Grier just celebrated his 16th birthday with his 4.2 million followers on Vine—the third highest on the platform. But the North Carolina sophomore, whose following largely consists of teenage girls enamored by his blue-eyed charm…caused an Internet uproar when his attempt to tell his young female audience “what guys look for in girls” backfired.

In a video Grier uploaded to YouTube five days before Christmas, he and his friends, 18-year-old fellow Vine star Cameron Dallas and 20-year-old YouTube star JC Caylen, attempt to tell their mostly female fans “What guys look for in girls.”

… the boys describe their ideal girl as someone who can be entertaining, spontaneous, and fun, girls who can cook, and who can “make you a better you,” i.e. improve the boys themselves. They criticize girls who they see as having no personalities and who are just waiting to marry rich husbands.


Well, that sounds good so far. Feminists ought to be cheering that bit. Where’s the problem?

Then they move into more contentious territory: Caylen criticizes girls with “fake tits,” while Grier dislikes girls who are “obnoxious and loud.” Then the boys talk about physical appearance, favoring girls who are short and petite, with “natural” looks and “really good smiles.” They criticize girls who don’t shave their facial and body hair, implying that “peach fuzz” and other types of natural hair on women is “gross.”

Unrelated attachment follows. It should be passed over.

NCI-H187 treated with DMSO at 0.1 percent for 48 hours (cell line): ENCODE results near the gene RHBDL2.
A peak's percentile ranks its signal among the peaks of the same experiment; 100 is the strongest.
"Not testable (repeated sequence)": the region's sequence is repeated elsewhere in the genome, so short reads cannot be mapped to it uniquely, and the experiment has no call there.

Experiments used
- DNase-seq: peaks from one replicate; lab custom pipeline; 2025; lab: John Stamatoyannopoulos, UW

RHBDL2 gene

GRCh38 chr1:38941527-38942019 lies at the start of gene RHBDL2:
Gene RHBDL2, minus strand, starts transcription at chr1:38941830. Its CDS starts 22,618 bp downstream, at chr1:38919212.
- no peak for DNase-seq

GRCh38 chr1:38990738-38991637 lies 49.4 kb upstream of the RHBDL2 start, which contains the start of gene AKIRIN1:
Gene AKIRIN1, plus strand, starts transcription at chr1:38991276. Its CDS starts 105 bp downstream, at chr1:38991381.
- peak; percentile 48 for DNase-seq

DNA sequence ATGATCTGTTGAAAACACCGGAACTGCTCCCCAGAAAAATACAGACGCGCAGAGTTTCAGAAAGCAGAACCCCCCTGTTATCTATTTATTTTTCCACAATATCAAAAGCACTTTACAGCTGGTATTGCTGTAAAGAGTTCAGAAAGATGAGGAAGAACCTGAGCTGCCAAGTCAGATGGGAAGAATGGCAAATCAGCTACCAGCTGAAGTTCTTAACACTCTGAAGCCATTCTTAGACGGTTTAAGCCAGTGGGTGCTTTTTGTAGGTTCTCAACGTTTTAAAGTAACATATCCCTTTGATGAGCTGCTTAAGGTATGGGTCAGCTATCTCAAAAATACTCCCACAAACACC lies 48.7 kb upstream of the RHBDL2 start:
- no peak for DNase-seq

Grier also tells girls that “the chase is such a big part” of what makes a girl appealing, encouraging them to “play hard to get.”

“If you play too hard to get, then it’s just like, ‘oh, she doesn’t even like me,’ but if you play easy, then it’s just like, oh, she’s a whore,” Grier states. “Find a balance.”

“You can’t be better than me” at playing video games, Dallas adds. “I mean I don’t even play video games. You can’t be better than me.”